Family clings to dream of returning to their legacy home
Sulphurous fumes still rise from a 500-foot-long, 10-foot-wide crack that runs through the backyard and beneath Noah Friend and Shantel Pacarro’s house in Leilani Estates.
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Sulphurous fumes still rise from a 500-foot-long, 10-foot-wide crack that runs through the backyard and beneath Noah Friend and Shantel Pacarro’s house in Leilani Estates, an ongoing reminder of the devastating eruption a year ago that forced the family out of their beloved home.
Now unlivable, it is where the couple raised their two children — daughter Naiah, 13, and son Nainoa, 12 — and has sentimental value because Friend helped build it with his father as a child. Friend, who is in the construction trade, inherited the house when he started a family, and planned to pass it on to his children.
“Him putting his mana or handprint on the house meant a lot to him, and we raised our children there for 13 years,” said Pacarro, whose family has since moved into the Ainaloa subdivision outside Pahoa.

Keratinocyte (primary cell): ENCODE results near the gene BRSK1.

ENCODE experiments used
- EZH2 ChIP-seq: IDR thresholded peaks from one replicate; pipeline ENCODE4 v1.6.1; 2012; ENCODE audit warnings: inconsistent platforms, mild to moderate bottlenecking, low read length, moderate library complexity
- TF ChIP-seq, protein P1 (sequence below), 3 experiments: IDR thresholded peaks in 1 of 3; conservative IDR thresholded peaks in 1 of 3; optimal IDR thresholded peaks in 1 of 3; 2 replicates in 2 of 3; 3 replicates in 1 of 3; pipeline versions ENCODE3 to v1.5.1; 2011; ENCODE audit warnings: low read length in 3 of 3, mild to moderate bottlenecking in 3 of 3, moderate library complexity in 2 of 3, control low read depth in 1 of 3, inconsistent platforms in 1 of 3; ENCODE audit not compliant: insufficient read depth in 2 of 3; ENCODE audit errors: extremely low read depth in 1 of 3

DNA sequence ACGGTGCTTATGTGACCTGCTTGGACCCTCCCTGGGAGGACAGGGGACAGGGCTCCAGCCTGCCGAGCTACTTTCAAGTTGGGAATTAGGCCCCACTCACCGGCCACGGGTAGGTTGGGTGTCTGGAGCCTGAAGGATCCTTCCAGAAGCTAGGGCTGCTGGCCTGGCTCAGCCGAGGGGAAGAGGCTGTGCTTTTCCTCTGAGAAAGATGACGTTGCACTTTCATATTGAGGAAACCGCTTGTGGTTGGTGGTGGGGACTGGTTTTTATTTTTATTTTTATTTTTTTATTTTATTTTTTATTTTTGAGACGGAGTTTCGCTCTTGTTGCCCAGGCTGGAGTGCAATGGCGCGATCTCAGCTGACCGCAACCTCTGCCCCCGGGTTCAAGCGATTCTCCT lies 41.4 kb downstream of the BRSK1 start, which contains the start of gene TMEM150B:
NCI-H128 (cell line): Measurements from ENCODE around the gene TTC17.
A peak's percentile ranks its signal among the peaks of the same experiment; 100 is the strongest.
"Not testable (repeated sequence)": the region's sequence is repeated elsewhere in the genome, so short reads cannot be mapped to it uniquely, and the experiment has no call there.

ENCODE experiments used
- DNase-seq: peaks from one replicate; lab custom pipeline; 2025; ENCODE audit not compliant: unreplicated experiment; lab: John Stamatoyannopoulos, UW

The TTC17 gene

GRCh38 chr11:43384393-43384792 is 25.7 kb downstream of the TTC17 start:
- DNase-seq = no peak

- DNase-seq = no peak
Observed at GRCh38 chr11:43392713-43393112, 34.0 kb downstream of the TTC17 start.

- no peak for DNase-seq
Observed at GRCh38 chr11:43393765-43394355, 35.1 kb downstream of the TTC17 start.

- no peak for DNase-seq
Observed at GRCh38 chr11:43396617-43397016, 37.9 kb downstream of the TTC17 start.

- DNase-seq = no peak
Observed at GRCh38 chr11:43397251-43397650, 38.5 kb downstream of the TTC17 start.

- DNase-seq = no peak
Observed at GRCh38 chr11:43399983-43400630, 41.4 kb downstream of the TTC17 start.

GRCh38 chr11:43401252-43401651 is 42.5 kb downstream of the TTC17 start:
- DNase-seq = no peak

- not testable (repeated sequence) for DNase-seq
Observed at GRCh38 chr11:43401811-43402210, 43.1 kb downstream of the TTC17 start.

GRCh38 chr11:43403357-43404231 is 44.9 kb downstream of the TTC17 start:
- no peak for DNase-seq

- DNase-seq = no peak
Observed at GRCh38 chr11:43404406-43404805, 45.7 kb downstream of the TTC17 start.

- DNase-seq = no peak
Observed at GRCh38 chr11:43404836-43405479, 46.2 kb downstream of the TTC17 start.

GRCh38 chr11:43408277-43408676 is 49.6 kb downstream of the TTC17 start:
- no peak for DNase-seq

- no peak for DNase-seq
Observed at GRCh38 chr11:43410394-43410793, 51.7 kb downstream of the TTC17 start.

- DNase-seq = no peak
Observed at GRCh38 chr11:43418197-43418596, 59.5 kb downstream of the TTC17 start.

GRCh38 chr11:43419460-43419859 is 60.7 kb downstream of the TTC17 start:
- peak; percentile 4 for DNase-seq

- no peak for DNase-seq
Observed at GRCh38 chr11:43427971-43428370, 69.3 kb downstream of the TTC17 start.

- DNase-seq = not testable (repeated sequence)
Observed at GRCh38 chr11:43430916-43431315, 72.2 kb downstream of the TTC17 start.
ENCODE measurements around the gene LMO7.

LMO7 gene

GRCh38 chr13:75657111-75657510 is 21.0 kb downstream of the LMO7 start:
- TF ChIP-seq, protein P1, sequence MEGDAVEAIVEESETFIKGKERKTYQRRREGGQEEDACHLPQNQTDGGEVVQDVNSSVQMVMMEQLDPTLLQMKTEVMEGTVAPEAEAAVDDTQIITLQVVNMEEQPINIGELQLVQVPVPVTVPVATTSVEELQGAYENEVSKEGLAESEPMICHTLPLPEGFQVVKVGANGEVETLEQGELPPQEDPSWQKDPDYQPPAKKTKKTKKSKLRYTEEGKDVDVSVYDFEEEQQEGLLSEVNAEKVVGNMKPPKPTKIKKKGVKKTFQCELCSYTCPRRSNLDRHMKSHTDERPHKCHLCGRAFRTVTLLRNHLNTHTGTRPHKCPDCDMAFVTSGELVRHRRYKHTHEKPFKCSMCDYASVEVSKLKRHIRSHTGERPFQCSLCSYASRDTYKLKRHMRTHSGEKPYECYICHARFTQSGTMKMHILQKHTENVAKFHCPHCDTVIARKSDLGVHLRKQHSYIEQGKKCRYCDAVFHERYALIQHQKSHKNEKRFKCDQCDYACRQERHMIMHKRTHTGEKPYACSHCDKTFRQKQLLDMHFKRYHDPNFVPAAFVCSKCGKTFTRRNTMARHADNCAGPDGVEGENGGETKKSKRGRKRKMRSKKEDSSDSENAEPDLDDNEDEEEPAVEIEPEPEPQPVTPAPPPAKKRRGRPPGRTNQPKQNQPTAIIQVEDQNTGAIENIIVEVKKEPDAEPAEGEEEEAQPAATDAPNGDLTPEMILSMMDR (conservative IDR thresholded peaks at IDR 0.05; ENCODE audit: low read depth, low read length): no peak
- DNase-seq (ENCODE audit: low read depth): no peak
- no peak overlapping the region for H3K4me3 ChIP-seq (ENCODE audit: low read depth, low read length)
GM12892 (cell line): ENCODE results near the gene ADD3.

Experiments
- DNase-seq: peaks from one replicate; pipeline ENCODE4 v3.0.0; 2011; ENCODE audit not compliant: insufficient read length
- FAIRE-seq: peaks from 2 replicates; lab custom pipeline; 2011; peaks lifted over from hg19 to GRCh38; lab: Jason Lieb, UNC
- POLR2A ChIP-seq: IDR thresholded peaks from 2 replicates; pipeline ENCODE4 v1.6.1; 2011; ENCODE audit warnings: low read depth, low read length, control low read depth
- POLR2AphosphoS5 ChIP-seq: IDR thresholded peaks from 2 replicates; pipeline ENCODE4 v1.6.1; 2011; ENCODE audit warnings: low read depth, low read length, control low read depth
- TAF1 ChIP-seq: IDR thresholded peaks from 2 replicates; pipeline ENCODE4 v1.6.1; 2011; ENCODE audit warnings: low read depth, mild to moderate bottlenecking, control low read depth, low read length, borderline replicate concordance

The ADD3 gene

“It seems like it was just yesterday. The kids and I, we talk about it a lot. We have bad days, days when we are like, ‘I wish we were back home in Leilani.’ We just appreciate what we have now, because it could be worse.”
The family lost a close family friend from cancer around the same time they lost their property, which put their predicament into perspective, she said. Her son had told them at the time that while they couldn’t cure cancer, they could build a new house.
“We overlooked all the little things, things we should be grateful for,” Pacarro said. “Even though we lost something precious, we still have each other, and we still have our future to look forward to.”
The family still owns the Leilani Estates property but did not have home insurance and received less than $10,000 in disaster relief from the Federal Emergency Management Agency.
“But a little is better than nothing, so we’re grateful for that,” Pacarro said.
The Moku Street home is still standing but is tilted to one side of the enormous crack. The couple have thought about filling the opening and even possibly purchasing land nearby and salvaging parts of the house to build a new home for their children.
“I don’t think you actually fully recover from something like this. You just deal,” she said. “You just accept what happened and you keep moving forward. We’re just so grateful that we’re here and we’re alive and we have each other.”